Rivets, Rivets Everywhere - photos from the Guinness Storehouse
The Guinness Storehouse, built from 1902-1904 at St. James’ Gate in Dublin, Ireland, was the first multi-story steel frame structure in the British Isles. In 2000 after a $50 million renovation the storehouse became the company’s visitor center. The facility gives visitors a good explanation of what goes into making Guinness stout. But for those interested in structures, it also provides a chance to walk in and around the classic and beautiful steel fabrication from a bygone era. Click each photo to enlarge.
Most of the structural steel that previously supported the brewing vats and equipment has been left in place. From the very beginning of the self-guided tour, you’re in among the riveted steel beams and columns.
Throughout the structure strategically located LED strip lighting accentuates the dense rivet patterns on the built up sections.
Lattice-work beams are in abundance, as are formed and riveted (rather than cut and welded) stiffening elements mounted within the beams.
An extensive display on the first floor explains the craft of “coopering,” which is the production of wooden casks. The stack seen here was a common sight on the brewery grounds well into the 20th century. At one time Guinness coppers were making 1,000 casks a week to keep up with output. The company’s coopers were among the most skillful and productive in the world.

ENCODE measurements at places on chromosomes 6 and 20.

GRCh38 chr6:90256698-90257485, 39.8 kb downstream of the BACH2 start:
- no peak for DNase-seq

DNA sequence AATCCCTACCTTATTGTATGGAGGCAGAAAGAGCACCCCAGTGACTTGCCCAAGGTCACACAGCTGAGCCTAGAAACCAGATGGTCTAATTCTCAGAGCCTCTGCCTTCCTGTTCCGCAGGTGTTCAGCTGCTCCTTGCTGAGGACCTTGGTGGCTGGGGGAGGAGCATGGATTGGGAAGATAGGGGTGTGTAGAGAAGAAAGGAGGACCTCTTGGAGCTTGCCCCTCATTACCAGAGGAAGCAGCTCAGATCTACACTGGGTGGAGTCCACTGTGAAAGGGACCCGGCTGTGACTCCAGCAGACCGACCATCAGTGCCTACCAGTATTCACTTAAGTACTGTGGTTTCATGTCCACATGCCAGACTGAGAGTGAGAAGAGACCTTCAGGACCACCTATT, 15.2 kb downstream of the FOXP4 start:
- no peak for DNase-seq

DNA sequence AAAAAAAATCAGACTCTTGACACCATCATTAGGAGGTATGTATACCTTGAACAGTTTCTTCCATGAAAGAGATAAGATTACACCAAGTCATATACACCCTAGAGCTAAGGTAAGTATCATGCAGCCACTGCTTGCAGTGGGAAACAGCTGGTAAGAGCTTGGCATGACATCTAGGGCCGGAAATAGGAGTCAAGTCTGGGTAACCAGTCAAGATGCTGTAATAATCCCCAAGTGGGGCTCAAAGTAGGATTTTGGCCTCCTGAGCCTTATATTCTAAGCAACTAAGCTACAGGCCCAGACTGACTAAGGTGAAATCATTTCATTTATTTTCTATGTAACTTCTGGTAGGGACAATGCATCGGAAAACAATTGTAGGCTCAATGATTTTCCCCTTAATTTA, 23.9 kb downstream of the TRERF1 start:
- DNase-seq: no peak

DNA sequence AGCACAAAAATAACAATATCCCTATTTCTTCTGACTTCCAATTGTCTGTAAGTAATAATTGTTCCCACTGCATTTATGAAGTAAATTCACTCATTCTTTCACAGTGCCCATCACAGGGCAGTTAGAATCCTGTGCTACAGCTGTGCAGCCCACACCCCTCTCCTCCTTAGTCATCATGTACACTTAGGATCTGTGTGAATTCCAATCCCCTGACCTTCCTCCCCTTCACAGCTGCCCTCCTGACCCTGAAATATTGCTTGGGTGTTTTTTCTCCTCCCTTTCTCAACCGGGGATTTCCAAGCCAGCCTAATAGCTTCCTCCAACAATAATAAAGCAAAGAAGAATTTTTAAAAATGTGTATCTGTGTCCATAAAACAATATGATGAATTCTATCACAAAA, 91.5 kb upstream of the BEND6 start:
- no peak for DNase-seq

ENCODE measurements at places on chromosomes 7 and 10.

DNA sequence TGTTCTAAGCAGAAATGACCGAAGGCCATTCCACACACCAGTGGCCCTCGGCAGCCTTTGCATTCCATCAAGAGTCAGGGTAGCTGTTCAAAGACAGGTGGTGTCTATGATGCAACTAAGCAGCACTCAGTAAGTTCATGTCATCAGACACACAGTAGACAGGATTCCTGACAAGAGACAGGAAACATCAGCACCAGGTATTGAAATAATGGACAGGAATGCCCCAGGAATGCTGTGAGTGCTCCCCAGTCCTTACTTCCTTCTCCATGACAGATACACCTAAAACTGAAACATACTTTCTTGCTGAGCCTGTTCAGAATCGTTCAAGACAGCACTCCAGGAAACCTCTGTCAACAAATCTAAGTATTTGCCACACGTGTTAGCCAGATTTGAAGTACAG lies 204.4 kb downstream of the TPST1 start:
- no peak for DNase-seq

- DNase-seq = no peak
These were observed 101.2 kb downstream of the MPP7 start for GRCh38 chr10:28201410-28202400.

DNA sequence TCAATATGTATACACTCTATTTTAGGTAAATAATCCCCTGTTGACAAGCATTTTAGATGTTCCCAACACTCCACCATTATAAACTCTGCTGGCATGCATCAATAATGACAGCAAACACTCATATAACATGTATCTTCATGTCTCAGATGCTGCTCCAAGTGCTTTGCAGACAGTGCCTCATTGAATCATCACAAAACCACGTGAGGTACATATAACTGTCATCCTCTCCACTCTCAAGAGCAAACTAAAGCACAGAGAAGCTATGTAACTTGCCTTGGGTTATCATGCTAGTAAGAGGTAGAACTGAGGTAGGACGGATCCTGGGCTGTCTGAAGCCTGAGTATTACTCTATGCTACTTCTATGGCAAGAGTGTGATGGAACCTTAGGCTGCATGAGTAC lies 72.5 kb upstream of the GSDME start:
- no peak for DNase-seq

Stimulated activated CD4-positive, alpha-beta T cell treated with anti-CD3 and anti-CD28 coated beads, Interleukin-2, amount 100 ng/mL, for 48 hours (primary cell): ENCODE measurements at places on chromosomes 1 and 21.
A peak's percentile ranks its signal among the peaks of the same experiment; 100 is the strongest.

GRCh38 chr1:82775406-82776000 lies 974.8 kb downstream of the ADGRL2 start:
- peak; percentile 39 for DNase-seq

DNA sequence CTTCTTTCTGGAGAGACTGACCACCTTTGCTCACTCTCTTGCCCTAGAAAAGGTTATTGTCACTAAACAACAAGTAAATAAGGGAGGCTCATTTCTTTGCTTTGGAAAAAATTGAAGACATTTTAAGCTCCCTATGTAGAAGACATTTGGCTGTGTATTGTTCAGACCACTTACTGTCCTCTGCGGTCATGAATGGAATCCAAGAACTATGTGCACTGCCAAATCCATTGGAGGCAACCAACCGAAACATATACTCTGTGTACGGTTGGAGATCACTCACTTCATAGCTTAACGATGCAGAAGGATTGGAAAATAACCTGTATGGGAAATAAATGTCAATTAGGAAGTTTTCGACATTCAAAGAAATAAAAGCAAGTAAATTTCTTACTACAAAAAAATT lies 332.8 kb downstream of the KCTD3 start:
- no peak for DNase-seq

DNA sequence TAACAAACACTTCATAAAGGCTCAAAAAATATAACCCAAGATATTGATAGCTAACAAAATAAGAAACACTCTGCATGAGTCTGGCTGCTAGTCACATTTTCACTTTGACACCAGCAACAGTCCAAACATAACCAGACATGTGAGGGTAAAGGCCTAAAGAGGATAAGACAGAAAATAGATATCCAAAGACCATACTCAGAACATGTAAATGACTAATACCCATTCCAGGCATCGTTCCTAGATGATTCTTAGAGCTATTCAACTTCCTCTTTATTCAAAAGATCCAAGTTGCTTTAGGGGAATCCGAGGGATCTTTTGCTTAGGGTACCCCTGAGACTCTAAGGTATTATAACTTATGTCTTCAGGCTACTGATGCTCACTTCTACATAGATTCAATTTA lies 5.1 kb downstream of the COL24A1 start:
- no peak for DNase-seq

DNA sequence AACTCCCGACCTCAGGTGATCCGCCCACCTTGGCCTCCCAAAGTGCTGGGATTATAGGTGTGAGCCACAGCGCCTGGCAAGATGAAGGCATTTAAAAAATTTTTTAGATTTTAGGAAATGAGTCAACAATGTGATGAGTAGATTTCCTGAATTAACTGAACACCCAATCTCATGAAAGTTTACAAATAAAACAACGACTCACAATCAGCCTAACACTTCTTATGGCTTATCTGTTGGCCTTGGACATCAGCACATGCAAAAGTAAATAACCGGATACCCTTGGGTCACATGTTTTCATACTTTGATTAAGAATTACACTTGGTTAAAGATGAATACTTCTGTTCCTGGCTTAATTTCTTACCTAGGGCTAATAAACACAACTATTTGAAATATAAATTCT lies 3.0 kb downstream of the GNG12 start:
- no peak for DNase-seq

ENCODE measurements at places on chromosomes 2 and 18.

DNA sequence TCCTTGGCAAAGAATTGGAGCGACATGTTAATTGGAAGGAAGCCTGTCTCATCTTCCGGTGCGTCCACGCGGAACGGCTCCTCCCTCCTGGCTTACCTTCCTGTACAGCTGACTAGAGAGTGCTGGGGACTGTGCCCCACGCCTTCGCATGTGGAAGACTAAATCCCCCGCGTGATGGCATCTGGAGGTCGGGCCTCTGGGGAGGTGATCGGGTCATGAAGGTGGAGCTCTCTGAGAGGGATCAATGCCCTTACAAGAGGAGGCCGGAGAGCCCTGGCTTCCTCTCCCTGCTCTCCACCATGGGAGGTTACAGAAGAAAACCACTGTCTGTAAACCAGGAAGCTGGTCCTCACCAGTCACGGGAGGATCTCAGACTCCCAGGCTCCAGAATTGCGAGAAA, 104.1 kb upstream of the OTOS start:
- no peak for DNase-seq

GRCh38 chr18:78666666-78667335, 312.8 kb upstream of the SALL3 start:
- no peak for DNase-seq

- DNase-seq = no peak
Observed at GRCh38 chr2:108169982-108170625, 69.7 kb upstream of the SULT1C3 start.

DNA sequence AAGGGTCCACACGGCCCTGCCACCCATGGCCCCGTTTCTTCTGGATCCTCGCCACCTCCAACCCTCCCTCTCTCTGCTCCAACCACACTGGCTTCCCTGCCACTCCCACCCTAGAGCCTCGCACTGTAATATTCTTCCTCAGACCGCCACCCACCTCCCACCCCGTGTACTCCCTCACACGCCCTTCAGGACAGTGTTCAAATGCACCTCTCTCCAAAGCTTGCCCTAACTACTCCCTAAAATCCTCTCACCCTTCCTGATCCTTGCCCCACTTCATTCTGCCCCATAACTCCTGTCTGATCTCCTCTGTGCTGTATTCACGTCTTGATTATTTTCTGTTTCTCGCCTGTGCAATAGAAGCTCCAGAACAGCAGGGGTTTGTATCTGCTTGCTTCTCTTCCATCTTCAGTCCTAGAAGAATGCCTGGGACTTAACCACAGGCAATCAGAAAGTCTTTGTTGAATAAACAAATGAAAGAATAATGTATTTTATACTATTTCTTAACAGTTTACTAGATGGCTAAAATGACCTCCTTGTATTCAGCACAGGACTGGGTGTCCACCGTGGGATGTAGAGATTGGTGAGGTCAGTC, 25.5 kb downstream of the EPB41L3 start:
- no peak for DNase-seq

Even though they called for riveting, not all of the connections could be made before the steel reached the site. The Guinness Storehouse project marked the first time that many of the fabricator’s riveters had been deployed to the field.
As with contemporary construction, connections were an important part of making the structural system work. The support mechanism is usually clearly evident, such as for this beam seat, as are provisions for fit up and erection.
Much of the brewing equipment and piping was left in place, which gives one a sense of the magnitude of the operation.
As part of the innovative construction, the storehouse used steel floor panels, which are visible here from the floor below. Once the framing was in place, the panels could be quickly put in place and bolted together.
Naturally, steel framing played a major role in the conversion of the storehouse to visitor center. Here the new steel is clearly distinguishable, both in color and construction, from the original steel framework.
For a description of the new visitors center from shortly after the time of its opening, go to http://www.archnewsnoew.com/features.Fea
To visit the official Guinness Storehouse website, which offers a further description of all that’s presented in the visitor center, go to http://www.guinness-storehouse.com/.
Commentary and photos by Tom Klemens. To read the original article, go to www.modernsteel.com/backissues and select Topping Out from the June 2010 issue.